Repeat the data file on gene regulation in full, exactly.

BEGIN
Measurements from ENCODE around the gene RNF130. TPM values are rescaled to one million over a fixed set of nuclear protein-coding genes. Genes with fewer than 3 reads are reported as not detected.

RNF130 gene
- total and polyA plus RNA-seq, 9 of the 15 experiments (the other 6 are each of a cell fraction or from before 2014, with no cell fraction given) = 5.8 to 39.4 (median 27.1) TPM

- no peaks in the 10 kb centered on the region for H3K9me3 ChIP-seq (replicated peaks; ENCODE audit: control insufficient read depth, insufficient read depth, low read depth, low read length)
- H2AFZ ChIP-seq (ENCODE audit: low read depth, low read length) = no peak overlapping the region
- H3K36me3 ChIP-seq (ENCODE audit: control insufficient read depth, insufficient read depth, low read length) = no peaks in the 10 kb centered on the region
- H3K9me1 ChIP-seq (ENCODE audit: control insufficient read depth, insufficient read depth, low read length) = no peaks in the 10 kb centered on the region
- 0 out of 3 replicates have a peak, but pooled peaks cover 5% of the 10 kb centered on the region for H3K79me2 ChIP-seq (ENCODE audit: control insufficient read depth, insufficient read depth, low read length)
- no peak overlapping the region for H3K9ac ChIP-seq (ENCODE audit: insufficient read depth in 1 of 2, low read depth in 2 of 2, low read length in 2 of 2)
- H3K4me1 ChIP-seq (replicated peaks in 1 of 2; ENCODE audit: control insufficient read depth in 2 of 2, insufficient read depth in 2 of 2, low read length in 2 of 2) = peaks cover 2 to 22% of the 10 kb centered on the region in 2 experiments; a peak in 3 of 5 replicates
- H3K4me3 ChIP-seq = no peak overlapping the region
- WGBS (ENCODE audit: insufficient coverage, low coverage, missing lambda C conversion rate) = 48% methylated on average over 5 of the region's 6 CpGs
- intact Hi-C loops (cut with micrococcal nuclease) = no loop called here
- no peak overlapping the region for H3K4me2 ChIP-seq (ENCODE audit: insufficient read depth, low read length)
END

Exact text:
Measurements from ENCODE around the gene RNF130. TPM values are rescaled to one million over a fixed set of nuclear protein-coding genes. Genes with fewer than 3 reads are reported as not detected.

RNF130 gene
- total and polyA plus RNA-seq, 9 of the 15 experiments (the other 6 are each of a cell fraction or from before 2014, with no cell fraction given) = 5.8 to 39.4 (median 27.1) TPM

- no peaks in the 10 kb centered on the region for H3K9me3 ChIP-seq (replicated peaks; ENCODE audit: control insufficient read depth, insufficient read depth, low read depth, low read length)
- H2AFZ ChIP-seq (ENCODE audit: low read depth, low read length) = no peak overlapping the region
- H3K36me3 ChIP-seq (ENCODE audit: control insufficient read depth, insufficient read depth, low read length) = no peaks in the 10 kb centered on the region
- H3K9me1 ChIP-seq (ENCODE audit: control insufficient read depth, insufficient read depth, low read length) = no peaks in the 10 kb centered on the region
- 0 out of 3 replicates have a peak, but pooled peaks cover 5% of the 10 kb centered on the region for H3K79me2 ChIP-seq (ENCODE audit: control insufficient read depth, insufficient read depth, low read length)
- no peak overlapping the region for H3K9ac ChIP-seq (ENCODE audit: insufficient read depth in 1 of 2, low read depth in 2 of 2, low read length in 2 of 2)
- H3K4me1 ChIP-seq (replicated peaks in 1 of 2; ENCODE audit: control insufficient read depth in 2 of 2, insufficient read depth in 2 of 2, low read length in 2 of 2) = peaks cover 2 to 22% of the 10 kb centered on the region in 2 experiments; a peak in 3 of 5 replicates
- H3K4me3 ChIP-seq = no peak overlapping the region
- WGBS (ENCODE audit: insufficient coverage, low coverage, missing lambda C conversion rate) = 48% methylated on average over 5 of the region's 6 CpGs
- intact Hi-C loops (cut with micrococcal nuclease) = no loop called here
- no peak overlapping the region for H3K4me2 ChIP-seq (ENCODE audit: insufficient read depth, low read length)